Donna’s Cancer Story: Relapse 2.0

This is the sixteenth of thirty-one installments of Donna’s Cancer Story, which will appear daily in serial format through the month of September to recognize Childhood Cancer Awareness Month.  Each post will cover one month of Donna’s thirty-one months of treatment.

Donna and Da

My Dad is very fond of saying, “Don’t worry about a thing, nothing will come out all right.”  Melancholy words from an old man sad about the death of his wife and the cancer of his granddaughter, both named Donna, both with brain tumors. 

Just as we were getting comfortable with a new routine, we all got suckerpunched in the form of an MRI.  On the first day of this month a small spot appeared at the original site of Donna’s tumor that was read as “worrisome.”  No one would officially call it tumor, but the recommendation was to re-scan in 4-6 weeks.  Within days, that was cut to under four weeks, as Dr. Stew grew more concerned.  No one wanted the beast to have an opportunity to spread.  If this was a relapse, the strategy was to catch it early.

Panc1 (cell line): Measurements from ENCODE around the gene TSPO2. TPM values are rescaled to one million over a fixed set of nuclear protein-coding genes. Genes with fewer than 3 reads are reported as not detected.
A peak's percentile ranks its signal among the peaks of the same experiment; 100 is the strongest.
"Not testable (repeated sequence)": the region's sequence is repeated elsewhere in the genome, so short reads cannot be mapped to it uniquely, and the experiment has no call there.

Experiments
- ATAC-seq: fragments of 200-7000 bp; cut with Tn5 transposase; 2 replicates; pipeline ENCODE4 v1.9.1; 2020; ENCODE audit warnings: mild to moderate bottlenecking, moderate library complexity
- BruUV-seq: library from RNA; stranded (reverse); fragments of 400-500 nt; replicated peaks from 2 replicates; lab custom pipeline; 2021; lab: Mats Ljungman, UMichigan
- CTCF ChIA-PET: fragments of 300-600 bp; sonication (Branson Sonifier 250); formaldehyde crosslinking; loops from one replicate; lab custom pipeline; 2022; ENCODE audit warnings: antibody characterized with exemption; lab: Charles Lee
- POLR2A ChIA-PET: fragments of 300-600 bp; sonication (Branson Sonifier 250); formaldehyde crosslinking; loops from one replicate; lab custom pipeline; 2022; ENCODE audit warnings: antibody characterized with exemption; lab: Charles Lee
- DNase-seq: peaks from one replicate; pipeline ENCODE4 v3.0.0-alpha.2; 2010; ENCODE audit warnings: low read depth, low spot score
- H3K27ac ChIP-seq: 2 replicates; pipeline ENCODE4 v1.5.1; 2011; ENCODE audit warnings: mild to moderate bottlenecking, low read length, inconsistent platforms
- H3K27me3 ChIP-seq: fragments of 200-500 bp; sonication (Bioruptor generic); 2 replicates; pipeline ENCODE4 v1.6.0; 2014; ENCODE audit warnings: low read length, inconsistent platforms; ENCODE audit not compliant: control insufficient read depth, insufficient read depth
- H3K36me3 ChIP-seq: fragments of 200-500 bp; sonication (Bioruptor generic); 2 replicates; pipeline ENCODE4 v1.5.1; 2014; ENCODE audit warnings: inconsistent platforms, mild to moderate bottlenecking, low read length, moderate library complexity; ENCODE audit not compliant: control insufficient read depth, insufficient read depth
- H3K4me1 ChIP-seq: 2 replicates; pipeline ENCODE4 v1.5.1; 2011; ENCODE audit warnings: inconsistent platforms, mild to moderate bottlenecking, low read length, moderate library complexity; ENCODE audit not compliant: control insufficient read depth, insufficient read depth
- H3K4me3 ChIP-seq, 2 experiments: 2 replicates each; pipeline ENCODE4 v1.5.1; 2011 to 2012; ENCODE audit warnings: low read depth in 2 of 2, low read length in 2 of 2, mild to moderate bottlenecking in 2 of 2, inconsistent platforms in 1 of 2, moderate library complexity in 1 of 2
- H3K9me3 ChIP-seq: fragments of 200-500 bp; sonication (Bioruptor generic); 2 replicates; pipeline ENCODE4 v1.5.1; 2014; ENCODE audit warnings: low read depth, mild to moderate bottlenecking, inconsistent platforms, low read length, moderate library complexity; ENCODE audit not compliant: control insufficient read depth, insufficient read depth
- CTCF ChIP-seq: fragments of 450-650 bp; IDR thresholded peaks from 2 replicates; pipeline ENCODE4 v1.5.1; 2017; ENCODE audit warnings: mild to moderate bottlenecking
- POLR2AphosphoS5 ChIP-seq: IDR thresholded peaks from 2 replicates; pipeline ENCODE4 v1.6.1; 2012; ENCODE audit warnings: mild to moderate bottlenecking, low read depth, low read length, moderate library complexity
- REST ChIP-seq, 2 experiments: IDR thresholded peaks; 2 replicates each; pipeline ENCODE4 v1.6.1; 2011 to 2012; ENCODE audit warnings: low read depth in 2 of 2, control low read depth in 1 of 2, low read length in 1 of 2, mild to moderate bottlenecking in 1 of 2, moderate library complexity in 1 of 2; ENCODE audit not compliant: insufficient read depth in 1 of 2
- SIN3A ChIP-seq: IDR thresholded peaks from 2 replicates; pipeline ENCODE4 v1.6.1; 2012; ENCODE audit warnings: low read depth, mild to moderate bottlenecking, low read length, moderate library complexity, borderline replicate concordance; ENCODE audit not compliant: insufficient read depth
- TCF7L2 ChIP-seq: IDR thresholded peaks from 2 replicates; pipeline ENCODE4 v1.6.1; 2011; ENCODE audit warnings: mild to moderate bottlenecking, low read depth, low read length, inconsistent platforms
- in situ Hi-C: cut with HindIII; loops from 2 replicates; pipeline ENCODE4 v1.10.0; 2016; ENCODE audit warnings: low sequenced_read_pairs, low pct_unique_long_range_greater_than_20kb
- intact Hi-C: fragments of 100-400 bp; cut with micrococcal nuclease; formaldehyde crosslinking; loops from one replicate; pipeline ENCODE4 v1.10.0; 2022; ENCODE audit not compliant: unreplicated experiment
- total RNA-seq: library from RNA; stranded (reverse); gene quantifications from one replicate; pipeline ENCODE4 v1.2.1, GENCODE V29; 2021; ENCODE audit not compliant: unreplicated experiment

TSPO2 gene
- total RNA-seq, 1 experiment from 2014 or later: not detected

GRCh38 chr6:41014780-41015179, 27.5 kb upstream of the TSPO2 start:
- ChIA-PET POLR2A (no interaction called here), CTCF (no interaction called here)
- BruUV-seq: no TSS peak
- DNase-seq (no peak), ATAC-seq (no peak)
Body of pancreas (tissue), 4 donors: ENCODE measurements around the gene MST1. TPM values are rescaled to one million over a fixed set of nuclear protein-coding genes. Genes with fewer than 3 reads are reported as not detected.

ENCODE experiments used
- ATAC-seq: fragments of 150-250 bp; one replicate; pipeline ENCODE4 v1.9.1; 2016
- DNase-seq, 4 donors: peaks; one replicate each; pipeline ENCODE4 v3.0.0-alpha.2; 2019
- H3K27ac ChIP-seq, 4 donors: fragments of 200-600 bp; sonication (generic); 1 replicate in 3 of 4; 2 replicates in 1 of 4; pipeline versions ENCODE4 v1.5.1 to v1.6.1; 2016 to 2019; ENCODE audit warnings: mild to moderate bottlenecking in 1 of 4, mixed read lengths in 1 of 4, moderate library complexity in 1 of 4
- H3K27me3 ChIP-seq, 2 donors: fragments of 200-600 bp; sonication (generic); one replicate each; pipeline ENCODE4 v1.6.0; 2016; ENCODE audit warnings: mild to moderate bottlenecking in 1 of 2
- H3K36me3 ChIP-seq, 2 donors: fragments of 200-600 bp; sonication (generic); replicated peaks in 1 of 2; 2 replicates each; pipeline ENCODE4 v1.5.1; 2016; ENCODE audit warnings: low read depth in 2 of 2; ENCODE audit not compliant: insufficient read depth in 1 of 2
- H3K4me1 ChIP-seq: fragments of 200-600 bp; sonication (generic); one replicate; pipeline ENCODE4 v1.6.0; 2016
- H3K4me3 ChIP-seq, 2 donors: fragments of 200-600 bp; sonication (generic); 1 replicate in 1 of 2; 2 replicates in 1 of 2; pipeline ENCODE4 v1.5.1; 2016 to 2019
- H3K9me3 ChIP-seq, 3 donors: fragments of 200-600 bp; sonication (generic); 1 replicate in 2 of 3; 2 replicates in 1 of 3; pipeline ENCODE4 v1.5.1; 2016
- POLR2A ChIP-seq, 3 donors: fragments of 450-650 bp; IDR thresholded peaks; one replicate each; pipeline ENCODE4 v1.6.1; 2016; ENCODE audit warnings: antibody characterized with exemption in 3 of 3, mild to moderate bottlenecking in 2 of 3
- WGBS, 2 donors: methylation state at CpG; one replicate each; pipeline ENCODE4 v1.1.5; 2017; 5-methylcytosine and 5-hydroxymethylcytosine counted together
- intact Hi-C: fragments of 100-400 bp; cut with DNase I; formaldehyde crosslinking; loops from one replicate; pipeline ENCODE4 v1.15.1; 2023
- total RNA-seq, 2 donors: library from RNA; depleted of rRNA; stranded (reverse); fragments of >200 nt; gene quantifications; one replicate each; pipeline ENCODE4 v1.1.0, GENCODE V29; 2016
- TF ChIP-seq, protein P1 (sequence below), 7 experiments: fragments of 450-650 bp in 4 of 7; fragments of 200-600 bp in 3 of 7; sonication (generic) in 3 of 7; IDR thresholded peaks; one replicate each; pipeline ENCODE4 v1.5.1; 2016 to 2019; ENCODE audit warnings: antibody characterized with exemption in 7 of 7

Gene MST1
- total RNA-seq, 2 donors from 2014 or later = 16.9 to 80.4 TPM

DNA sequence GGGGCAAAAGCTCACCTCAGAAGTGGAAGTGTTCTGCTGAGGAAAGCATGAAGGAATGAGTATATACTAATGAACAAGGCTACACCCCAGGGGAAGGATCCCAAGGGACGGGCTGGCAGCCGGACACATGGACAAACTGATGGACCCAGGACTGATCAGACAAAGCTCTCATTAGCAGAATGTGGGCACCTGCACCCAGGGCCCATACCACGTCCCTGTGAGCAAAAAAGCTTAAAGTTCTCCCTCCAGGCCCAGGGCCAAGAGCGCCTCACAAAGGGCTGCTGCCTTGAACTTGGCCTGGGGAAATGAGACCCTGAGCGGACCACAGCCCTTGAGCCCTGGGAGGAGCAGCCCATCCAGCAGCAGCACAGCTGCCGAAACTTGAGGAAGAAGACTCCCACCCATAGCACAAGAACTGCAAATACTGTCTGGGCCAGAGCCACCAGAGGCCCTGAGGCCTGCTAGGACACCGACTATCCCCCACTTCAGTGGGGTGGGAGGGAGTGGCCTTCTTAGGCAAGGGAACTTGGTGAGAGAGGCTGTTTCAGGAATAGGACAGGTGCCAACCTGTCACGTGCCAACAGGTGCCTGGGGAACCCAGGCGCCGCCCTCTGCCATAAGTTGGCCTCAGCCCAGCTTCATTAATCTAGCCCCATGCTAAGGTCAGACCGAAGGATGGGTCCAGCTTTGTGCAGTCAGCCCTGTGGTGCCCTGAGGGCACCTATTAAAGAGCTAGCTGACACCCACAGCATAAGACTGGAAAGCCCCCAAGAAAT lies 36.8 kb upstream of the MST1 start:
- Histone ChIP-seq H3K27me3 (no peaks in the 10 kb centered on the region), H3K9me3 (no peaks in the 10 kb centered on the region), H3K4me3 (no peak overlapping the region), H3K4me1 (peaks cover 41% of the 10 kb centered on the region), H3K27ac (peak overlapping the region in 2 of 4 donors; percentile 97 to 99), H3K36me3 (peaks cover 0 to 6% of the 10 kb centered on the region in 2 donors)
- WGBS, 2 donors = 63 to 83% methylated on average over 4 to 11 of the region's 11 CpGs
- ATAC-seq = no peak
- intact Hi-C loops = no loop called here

Waiting is its own form of hell.  And when you are charged with waiting you know that your life will take on an unbearable quality.  Everything around you becomes a more intense version of itself.  The sky is bluer, the clouds puffier, the flowers more brilliant — the appreciation becomes burdensome.  Except with Donna.  Her smiles were more tender, her kisses sweeter, her words more profound.  You want to capture everything and commit it to eternity.  Just in case. 

These were the days when reading three books before bed became an exercise in willing myself not to cry, not to lose it in front of Donna  It is amazing how profound children’s books become when you think your child is not long for this world:  “It’s time for bed, little mouse, little mouse, darkness is falling all over the house.  It’s time to sleep little deer, little deer, the very last kiss is almost here.”  Mem Fox wrote those words and their beauty cut me like a knife.  I would read to Donna in these weeks and my voice and lips would quiver and I would pinch myself, hard, so that I did not fail her in those moments.